Kids: Differences are not Deficits

Kids: Differences are not Deficits

At Davey Black Sports Performance, we run both kids fitness classes and kids yoga classes. We aim not just to entertain the kids, but to also teach them about themselves and their surroundings in every class. We believe that there is unrealistic stigma surrounding sporting excellence and athletic ability, and we aim to knock down those barriers. We want every kid that walks through our doors to leave feeling more empowered and confident in their own abilities. To be proud about what they have achieved and to understand that even if they had trouble acquiring a specific skill, that there are a whole lot of other skills out there that they should attempt and strive for.

The physical structure of our body is almost as unique as our finger prints. No one individual will have the same bone, muscle or tendon structure as any other individual.  Each body has its own unique asymmetries. There will be differences in the length and shape of bones, differences in the attachment points of some muscles, differences in spinal vertebrae, differences in the end range of motion in joints, differences in muscle mass and distribution. Each of these structural components will have an impact on your yoga practice, your sport and indeed your daily life.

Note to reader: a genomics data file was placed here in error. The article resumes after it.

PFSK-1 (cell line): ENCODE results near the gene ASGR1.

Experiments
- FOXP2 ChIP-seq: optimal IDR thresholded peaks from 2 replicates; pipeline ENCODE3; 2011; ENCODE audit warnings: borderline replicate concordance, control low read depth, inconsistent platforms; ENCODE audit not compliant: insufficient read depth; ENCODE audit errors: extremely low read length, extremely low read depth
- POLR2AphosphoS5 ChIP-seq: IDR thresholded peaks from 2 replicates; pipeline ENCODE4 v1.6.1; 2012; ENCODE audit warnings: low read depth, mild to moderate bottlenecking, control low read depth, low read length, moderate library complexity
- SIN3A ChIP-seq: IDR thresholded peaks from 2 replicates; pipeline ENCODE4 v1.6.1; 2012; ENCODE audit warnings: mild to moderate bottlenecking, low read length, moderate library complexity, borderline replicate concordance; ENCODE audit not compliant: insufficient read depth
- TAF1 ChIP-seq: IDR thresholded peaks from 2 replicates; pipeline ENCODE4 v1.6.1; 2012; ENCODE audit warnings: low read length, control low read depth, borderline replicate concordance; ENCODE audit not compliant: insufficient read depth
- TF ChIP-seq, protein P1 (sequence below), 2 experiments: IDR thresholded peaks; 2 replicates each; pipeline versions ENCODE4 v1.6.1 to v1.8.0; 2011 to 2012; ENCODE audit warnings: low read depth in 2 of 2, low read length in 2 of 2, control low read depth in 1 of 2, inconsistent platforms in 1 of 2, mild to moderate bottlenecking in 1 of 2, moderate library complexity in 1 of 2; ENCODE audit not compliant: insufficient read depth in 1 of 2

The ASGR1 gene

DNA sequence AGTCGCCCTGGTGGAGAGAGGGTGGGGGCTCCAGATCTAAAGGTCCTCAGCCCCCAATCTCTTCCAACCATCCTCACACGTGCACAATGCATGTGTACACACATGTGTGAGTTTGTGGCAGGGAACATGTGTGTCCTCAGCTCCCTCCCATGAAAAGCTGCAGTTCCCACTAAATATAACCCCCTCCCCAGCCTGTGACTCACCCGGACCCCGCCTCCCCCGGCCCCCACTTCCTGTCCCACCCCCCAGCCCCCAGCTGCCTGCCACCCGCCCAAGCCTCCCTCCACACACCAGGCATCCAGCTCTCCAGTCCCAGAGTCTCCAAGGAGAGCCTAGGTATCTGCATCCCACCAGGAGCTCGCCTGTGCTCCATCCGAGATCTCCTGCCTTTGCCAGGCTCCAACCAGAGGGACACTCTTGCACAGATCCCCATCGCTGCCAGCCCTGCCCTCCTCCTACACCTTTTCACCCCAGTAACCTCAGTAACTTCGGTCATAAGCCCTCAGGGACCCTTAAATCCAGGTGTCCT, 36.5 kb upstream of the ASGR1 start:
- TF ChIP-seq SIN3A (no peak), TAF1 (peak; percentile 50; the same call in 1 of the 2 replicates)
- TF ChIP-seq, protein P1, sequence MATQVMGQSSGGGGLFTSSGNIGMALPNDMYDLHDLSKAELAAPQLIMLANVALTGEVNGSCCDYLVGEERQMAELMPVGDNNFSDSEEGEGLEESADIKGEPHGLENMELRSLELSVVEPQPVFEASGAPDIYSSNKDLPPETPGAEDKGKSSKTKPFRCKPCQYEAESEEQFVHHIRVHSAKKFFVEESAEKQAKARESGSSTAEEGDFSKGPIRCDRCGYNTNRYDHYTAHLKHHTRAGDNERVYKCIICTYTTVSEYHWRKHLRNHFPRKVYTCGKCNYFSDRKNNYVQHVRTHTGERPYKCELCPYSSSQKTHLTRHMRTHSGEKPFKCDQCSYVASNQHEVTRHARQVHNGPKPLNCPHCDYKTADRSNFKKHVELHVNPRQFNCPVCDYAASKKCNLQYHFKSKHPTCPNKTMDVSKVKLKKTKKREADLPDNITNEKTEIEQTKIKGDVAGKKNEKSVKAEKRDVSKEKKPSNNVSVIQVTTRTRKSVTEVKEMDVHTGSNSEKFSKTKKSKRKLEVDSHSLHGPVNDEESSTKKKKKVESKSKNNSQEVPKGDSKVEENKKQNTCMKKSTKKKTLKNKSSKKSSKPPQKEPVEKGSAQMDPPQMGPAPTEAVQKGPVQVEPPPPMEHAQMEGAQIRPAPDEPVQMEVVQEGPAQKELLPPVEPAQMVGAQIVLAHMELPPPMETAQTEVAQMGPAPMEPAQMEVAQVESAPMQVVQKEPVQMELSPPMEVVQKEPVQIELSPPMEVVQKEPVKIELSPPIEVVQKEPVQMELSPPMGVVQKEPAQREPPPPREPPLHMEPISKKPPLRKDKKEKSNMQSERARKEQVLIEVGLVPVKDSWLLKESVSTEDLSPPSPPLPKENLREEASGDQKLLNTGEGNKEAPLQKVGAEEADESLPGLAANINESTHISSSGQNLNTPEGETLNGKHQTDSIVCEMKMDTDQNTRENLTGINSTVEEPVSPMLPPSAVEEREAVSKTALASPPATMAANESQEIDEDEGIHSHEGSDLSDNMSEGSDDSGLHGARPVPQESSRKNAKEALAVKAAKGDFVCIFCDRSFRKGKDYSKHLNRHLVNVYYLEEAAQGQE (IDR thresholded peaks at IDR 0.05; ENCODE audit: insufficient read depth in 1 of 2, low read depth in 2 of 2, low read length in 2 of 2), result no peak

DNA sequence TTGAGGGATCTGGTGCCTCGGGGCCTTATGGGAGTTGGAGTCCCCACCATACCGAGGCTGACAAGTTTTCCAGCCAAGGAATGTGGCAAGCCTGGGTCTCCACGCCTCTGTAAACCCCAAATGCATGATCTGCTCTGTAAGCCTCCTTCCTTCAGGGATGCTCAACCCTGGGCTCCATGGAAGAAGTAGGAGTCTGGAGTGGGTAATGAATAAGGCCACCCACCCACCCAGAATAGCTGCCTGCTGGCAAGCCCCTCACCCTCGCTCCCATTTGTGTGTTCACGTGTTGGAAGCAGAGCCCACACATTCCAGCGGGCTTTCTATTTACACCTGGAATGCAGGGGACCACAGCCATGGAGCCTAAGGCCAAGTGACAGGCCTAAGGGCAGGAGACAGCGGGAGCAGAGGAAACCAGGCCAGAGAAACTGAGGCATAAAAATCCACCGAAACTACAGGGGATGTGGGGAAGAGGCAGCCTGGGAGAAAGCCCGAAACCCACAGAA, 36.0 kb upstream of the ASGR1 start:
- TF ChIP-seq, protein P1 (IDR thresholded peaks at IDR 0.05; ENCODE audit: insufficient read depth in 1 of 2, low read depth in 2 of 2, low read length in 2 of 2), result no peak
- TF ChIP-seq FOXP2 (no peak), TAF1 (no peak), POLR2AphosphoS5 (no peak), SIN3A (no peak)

It is important for kids, as well as beginner and experienced adult yogis to understand and embrace their differences and not see them as deficits. There are skills and poses you will be able to do right now, there are skills and poses you will be able to do in time and there are skills and poses you may never be able to do. It is important to remember, and to teach, that this is not a reflection of your value as a person or a critique of your abilities; it is simply the reality of human existence.

The kids fitness classes and kids yoga journey is about exploration and acceptance. Real success comes from learning about one’s self and one’s body, about finding balance between challenge and ease. It is knowing when to push and when to back off, and especially knowing the difference between healthy challenge and harmful force.

Once kids can embrace this idea, then we are able to reduce the insecurities associated with skill acquisition and that will in turn lead to a more positive outlook on sport, exercise and health in general. They will be more likely to want to try new things, and they will certainly be more likely to accept their limitations. This will allow them to move on and try something new with the same interest and intent. They will develop the knowledge that there is no such thing as success and failure. There is just success, and introspection.

This is a collaborative article written by Yoga Instructor and Physiotherapists Assistant Hanna Bevan and Performance Triathlon Coach Steve Davis.

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